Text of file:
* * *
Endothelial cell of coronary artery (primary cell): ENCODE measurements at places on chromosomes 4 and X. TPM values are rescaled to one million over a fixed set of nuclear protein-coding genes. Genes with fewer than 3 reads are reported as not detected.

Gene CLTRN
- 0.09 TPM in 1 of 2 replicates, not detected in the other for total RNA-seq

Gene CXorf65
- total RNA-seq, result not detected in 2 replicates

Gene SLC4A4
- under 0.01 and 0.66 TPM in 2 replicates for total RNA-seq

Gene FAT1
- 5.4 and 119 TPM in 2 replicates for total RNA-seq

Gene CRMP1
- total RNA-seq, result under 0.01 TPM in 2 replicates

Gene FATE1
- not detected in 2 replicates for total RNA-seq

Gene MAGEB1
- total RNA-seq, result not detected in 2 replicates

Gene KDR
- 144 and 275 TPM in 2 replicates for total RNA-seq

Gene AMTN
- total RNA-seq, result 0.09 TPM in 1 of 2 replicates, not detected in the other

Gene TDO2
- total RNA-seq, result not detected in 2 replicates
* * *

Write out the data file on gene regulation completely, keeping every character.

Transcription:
Endothelial cell of coronary artery (primary cell): ENCODE measurements at places on chromosomes 4 and X. TPM values are rescaled to one million over a fixed set of nuclear protein-coding genes. Genes with fewer than 3 reads are reported as not detected.

Gene CLTRN
- 0.09 TPM in 1 of 2 replicates, not detected in the other for total RNA-seq

Gene CXorf65
- total RNA-seq, result not detected in 2 replicates

Gene SLC4A4
- under 0.01 and 0.66 TPM in 2 replicates for total RNA-seq

Gene FAT1
- 5.4 and 119 TPM in 2 replicates for total RNA-seq

Gene CRMP1
- total RNA-seq, result under 0.01 TPM in 2 replicates

Gene FATE1
- not detected in 2 replicates for total RNA-seq

Gene MAGEB1
- total RNA-seq, result not detected in 2 replicates

Gene KDR
- 144 and 275 TPM in 2 replicates for total RNA-seq

Gene AMTN
- total RNA-seq, result 0.09 TPM in 1 of 2 replicates, not detected in the other

Gene TDO2
- total RNA-seq, result not detected in 2 replicates